The shift now visible is analogous to the political difference between the Cold War and the War on Terror. During the Cold War, states could be classified as allies or enemies. Russia and China were not our friends while England and France were. Today, enemies have no boundaries, for terror is based on ideology instead of geography. It knows no predictable geopolitical space.
In sports, the traditional map had always consisted of the player, the coach and the team. Like the Cold War, it was a construction that could be counted on. Special individuals such as Reggie Jackson, O.J. Simpson, Jim Palmer and Jordan were different, becoming marketing powerhouses in their own right, but the hierarchy was always there. Magic Johnson was of Michigan State and Jud Heathcote and Pat Riley and the Los Angeles Lakers. Jordan was of North Carolina, raised on the court by Dean Smith, became a Chicago Bull and tied his career to a belief in Jackson.
James reveals the death of that model. He has no nation. He has no allegiances. He is the individual as corporation. He has no college, and thus no coach. As he ages, if it hasn't happened already, his high school will fade and dissolve, as it does for most of us.
And with the surreptitious help of the media, which blindly builds his legend better than his team of handlers, he has revolutionized another front: a fundamental change in language. When James speaks of his "team" and his "brand," he is sending the open letter that he is not an athlete first. Basketball may be his calling card, but it is the financial engine of a larger enterprise -- the main piece of his portfolio, but it is still just a piece, nonetheless.
With Jordan, Nike was always there on the business side, lurking, controlling the marionette. Jordan was always a professional athlete first.
And in James, we now see that instead of futilely looking for the "next Michael," that Jordan was the last vestige of the old, interconnected system of player, coach and team -- sport first, business second.
We didn't see the endgame, Marvin Miller's endgame. The player is free to exact as much control over his career as he ever has before.
At his home in New York, Miller must be smiling, for James represents the ultimate victory for the player. He broke no rules. He merely exercised his rights. He articulated that the condescending paternalism that is such an odious part of pro sports (could we cease once and for all with calling owners "mister?") must now give way to full, even cold-blooded partnership. If teams can trade players without the players' consent, the players must then be able to utilize their power to manipulate the free agency process.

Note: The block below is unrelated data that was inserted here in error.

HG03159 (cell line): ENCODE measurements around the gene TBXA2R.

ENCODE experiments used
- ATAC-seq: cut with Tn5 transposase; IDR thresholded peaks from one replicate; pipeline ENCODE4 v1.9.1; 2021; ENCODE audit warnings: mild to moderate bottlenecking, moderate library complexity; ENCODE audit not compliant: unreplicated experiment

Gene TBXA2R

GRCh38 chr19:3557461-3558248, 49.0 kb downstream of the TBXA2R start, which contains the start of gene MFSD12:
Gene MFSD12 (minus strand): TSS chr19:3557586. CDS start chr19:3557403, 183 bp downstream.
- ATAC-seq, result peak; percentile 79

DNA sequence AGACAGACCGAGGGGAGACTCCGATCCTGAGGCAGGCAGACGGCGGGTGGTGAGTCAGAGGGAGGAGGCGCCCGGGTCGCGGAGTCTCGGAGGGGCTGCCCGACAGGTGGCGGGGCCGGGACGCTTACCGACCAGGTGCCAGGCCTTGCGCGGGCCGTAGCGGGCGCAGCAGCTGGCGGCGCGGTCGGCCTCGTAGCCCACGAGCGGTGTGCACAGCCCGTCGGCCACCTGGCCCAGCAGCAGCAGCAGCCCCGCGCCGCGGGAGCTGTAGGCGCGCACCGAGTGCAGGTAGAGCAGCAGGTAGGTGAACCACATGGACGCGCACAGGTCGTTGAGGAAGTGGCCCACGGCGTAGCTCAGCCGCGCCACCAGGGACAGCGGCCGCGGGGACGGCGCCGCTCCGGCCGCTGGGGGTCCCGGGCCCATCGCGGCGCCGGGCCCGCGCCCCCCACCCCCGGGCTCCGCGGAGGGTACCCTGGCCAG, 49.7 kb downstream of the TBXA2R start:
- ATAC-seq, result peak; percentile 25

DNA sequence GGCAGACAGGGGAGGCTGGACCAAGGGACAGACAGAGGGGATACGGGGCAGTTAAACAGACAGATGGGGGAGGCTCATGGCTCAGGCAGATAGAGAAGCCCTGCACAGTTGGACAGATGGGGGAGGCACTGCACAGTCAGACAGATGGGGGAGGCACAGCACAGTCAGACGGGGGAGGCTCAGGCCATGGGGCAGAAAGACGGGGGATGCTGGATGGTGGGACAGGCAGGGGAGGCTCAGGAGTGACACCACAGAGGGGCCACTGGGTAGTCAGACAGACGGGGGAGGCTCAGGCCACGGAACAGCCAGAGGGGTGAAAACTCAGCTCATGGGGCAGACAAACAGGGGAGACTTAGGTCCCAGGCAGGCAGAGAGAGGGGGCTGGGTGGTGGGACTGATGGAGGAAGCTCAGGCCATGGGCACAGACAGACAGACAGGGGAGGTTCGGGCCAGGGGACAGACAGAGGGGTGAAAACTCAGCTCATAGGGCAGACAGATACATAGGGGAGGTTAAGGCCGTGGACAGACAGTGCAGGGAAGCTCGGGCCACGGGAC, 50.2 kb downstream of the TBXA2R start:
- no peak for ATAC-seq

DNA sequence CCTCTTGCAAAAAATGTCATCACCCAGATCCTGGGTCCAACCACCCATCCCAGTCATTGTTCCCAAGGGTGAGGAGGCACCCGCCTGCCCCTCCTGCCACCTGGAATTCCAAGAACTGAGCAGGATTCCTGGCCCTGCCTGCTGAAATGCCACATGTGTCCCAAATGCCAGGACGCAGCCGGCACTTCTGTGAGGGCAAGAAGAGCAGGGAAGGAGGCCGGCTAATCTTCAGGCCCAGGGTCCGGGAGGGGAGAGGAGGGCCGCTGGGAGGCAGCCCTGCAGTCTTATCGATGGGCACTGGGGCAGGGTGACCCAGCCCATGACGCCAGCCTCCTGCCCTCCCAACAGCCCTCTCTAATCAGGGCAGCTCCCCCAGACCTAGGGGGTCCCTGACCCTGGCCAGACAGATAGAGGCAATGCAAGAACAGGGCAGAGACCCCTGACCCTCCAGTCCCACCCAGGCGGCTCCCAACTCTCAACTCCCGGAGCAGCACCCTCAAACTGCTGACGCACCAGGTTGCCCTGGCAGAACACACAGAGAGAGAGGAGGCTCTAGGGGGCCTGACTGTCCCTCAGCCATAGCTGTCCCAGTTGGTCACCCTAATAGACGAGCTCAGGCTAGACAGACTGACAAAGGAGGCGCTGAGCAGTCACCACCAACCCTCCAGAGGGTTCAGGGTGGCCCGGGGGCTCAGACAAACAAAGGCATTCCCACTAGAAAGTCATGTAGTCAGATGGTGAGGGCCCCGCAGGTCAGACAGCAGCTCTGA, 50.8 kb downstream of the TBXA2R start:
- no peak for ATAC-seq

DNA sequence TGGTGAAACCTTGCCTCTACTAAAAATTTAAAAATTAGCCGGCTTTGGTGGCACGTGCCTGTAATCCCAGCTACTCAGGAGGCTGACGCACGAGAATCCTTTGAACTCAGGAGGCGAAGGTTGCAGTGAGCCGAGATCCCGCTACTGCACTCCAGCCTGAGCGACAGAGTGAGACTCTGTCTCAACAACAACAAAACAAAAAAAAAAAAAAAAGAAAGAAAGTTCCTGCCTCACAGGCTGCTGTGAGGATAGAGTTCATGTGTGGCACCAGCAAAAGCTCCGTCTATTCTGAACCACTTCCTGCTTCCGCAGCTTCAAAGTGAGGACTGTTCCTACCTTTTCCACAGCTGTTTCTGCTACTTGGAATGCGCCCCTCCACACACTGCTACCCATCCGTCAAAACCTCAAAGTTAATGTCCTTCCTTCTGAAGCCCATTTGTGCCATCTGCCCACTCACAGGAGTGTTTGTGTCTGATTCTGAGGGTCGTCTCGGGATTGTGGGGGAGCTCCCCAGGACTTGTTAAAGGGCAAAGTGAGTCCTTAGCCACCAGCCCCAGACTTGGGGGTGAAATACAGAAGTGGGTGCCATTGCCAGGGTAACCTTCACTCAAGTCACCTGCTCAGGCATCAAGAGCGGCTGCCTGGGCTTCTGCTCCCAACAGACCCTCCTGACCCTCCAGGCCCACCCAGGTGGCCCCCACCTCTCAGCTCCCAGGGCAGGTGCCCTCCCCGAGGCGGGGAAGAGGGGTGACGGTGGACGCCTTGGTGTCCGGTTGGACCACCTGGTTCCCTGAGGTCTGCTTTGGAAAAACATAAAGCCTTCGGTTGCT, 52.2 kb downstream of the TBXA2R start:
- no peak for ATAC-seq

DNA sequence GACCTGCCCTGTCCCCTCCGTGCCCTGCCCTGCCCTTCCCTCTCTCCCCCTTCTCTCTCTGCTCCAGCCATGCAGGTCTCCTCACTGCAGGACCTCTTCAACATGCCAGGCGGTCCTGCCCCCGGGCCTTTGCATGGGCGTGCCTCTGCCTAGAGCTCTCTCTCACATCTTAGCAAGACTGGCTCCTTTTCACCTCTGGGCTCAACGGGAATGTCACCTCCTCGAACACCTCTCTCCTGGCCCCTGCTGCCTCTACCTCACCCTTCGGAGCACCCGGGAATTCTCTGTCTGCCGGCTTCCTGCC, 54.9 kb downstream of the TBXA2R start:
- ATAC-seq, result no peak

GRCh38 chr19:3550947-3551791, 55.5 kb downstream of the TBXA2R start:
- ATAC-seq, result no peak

Wade, Chris Bosh and James understood that teams were going to wait for James to make his decision before making theirs. This is the clearest example of the power of the player. Wade displayed his dangerous genius in recognizing that free agency need not be only an individual opportunity to change teams and earn more money, but also an occasion to incorporate fellow free agents in the process that will redraw the competitive map. No doubt other players today in multiple sports are conferring with their friends to tailor their contracts to expire simultaneously and control the process during their free-agent years.
Gilbert, unhinged, lashed out after enabling James' behavior. He could have given James a timetable to make his decision before the team moved on. He could have assumed that if James opted for free agency, he would likely change teams. He allowed the king to make him a subject -- the byproduct of seven years of deferential treatment by Gilbert and the Gunds -- and then was upset that he was treated like a serf. Gilbert thought he was showing loyalty to James by giving him everything he wanted without demanding accountability in return. But bowing like a sycophant is not loyalty. It is bribery.
As a 25-year-old, James is the first transcendent superathlete in a team sport born and raised in the age of ESPN. Television has always been the player's medium, and it was journalistically troubling to watch such power on display: James flaunting the common decision to change teams, ESPN sending the message that being on stage is as important to it as it is to the athletes, even at the price of its credibility. Both reaffirmed their considerably muscular market positions that night, and both looked worse for it.
And now it is over, the face behind the mask revealed. James never really hid who he was, and on the day he officially left Cleveland, he showed that he truly did believe he was a king, different from and more important than the greats of the past -- Alex Rodriguez, Reggie, Shaq -- who have signed big free-agent deals. He was beyond the old conventions, set apart -- as he has been his entire life.
James reminded the teams, leagues, fans and media that each has no one to blame but itself. His ex-team, the Cavaliers, treated him as though he were beyond them, undermining its own integrity as an organization, only to feel betrayed when he treated them like subjects. The NBA, chasing the short money created by Bird, Magic and Jordan, allowed players to become so powerful that a bitter lockout looms to restore balance. The fans, whose goals are often the most one-dimensional, wanted to see their team win no matter the cost, even though for the past three years James was telegraphing his distance from them.
The media, which never seems to learn, calls him by his nickname, does not challenge him and does not demand accountability, allowed itself to serve at his behest.
LeBron James did nothing more than complete the metaphor. If you call him a king, it only made sense that he acts like one.
We were all witnesses, but in the end, didn't much like what we were seeing.
Howard Bryant is a senior writer for ESPN.com. He is the author of "The Last Hero: A Life of Henry Aaron," "Shut Out: A Story of Race and Baseball in Boston" and "Juicing the Game: Drugs, Power and the Fight for the Soul of Major League Baseball" He can be followed on Twitter at http://twitter.com/hbryant42 or reached at Howard.Bryant@espn.com.